The Criminal First-Appearance Docket (3:04): A judge must process more than 100 defendants making their first court appearance in criminal cases.
The Computerized Judge (9:15): A judge hearing a proceeding to terminate a mother’s parental rights sits in a modern courtroom where he accesses the court file on one computer, the court calendar on an iPad, and texts about emergency warrants on an iPhone. This leads to a motion for mistrial based on the judge’s inattention.
These video segments can be used as part of a training program on procedural fairness. Kevin Burke and I have tried some of them out in the past year; they help to crystallize for an audience some of the problems that can come up–and the video scenarios set in the courtroom are all based on real court hearings.
For judges or court staff who may be leading a training program in this area, the National Center for State Courts has also produced guide to each scenario for discussion leaders. Those guides provide additional background about each scenario; they can be accessed with a password that can be requested. (Information about that can be found under the “Leader’s Guide Login” tab at proceduralfairnessguide.org.)–Steve Leben
This blog is full of suggestions for judges who want to be fair and to convey a sense of fairness in the courtroom. But what about judges who want to be wise? Will following tips on procedural fairness help them too? In our latest interview, psychology professor Heidi Levitt suggests that the road to wisdom runs right alongside the path of procedural fairness.
The interviews generated a long list of behaviors and attitudes associated with wise legal decision making—traits that will sound familiar to anyone who has read about procedural fairness. The judges emphasized giving litigants respect and voice, explaining court procedures, and expressing compassion for parties while still upholding the law. They valued curiosity, thoughtfulness, and flexibility to consider individual circumstances. They felt that it was important for judges to be engaged in each case—not only giving their full attention to the parties and the law but also recognizing and dealing with any emotions or bias that might arise.
Wise judges developed strategies for dealing with situations where their own values conflicted with the law or where they felt that the correct legal outcome was not necessarily the fair one. They tended to prefer rehabilitative sentences over punitive ones when possible. They also talked about the sense of isolation judges can feel and suggested seeking out the support and community of other judges.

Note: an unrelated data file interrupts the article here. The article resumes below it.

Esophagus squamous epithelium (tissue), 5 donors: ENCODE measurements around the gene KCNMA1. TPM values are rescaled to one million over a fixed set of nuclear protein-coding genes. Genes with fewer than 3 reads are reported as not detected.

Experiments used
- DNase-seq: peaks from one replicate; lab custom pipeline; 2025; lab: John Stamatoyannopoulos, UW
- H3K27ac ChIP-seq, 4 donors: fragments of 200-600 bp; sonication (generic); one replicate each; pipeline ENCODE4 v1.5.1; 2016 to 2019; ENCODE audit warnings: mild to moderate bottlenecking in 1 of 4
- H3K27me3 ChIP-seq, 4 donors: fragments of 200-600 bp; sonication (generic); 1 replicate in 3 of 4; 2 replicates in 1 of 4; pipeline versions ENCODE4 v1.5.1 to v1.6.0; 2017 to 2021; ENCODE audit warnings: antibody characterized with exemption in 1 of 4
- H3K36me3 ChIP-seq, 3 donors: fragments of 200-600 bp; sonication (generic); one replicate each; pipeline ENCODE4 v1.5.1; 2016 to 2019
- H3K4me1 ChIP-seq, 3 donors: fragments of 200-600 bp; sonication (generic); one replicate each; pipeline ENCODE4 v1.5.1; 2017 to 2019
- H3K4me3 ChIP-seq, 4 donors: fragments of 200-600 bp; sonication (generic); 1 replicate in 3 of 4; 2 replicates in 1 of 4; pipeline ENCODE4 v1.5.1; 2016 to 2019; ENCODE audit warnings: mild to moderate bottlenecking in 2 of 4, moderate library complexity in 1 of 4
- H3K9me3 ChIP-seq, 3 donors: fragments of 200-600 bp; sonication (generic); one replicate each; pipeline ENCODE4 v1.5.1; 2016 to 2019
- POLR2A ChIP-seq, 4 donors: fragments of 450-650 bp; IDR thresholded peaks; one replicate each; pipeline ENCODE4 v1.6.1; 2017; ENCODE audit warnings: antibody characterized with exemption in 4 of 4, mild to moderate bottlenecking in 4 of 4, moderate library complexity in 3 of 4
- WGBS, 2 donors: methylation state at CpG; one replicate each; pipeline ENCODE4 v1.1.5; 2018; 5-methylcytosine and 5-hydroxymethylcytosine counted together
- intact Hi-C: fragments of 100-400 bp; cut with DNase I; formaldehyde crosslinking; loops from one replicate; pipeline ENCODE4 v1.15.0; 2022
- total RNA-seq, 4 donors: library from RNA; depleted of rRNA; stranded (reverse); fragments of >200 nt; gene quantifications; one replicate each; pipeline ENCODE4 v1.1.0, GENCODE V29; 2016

Levitt and Dunnavant asked their subjects how judicial educators might promote wisdom in law school and beyond. The judges suggested placing more emphasis on pretrial problem solving, interpersonal skills, emotional intelligence, and social justice. They felt that increasing the diversity of the judicial profession would be helpful as well.
As with the other podcast interviews on the Procedural Fairness Blog, this interview was done by Justine Greve (M.A., American Studies), a staff member at the Kansas Court of Appeals. Listen to her interview with Levitt (just click one of the links below) and think about your own experience. Are the wise judges you know also ones who strive to be procedurally fair?
Like everyone else, I was surprised last weekend to hear that Justice Antonin Scalia had died. Whether you agreed with him or not, he was a justice whose work changed the legal world.
I teach a law-school course on statutory interpretation. Coincidentally, at our first class after Justice Scalia’s death, our scheduled topic was his methodology for interpreting statutes. Before Scalia, courts often started with the legislative history, not the text. As he noted in a 1989 opinion, a brief to the Court had recently said, “Unfortunately, the legislative debates are not helpful. Thus, we turn to the other guidepost in this difficult area, statutory language.” After Scalia began pointing out arguments like that, everyone came to agree that you must start with the statutory text—and often you will end there as well, even if you also check the statute’s meaning against legislative history, statutory purpose, or past precedents.
But Justice Scalia brought more to the Court than the substance of his arguments—he also had an often-acerbic style and, in recent years, what seemed an openly partisan bent that contributed to the drop in public approval of the Court. Linda Greenhouse has put together an excellent review of where the Court sits today and how it got there (“Resetting the Post-Scalia Supreme Court”), published yesterday in the New York Times. She deals with both substance and style. Our blog is not concerned with the substance of Supreme Court opinions; we are concerned with the appearance of fairness in judicial proceedings. One of the basic tenets of the procedural-justice movement is that no matter who may win on the merits of a case, it’s important that those on all sides believe the judicial hearing was fair to them.
And this brings me back to the Greenhouse op-ed, in which she suggests that it’s time for the justices to hit the reset button. She recognizes that her column may seem “uncharitable, even tasteless” so soon after Scalia’s death, but she makes some good points, including some that Minnesota judge Kevin Burke and I have made in presentations around the country and in comments here on the Procedural Fairness Blog.
One key observation is that public disapproval of the United States Supreme Court—which had long enjoyed broad public support—has reached a new low. The Gallup Poll at the start of the Court’s term last October showed 50% disapproving of the way the Court handled its job, with only 45% approving. Equally important is that people now view the Court in a highly partisan way.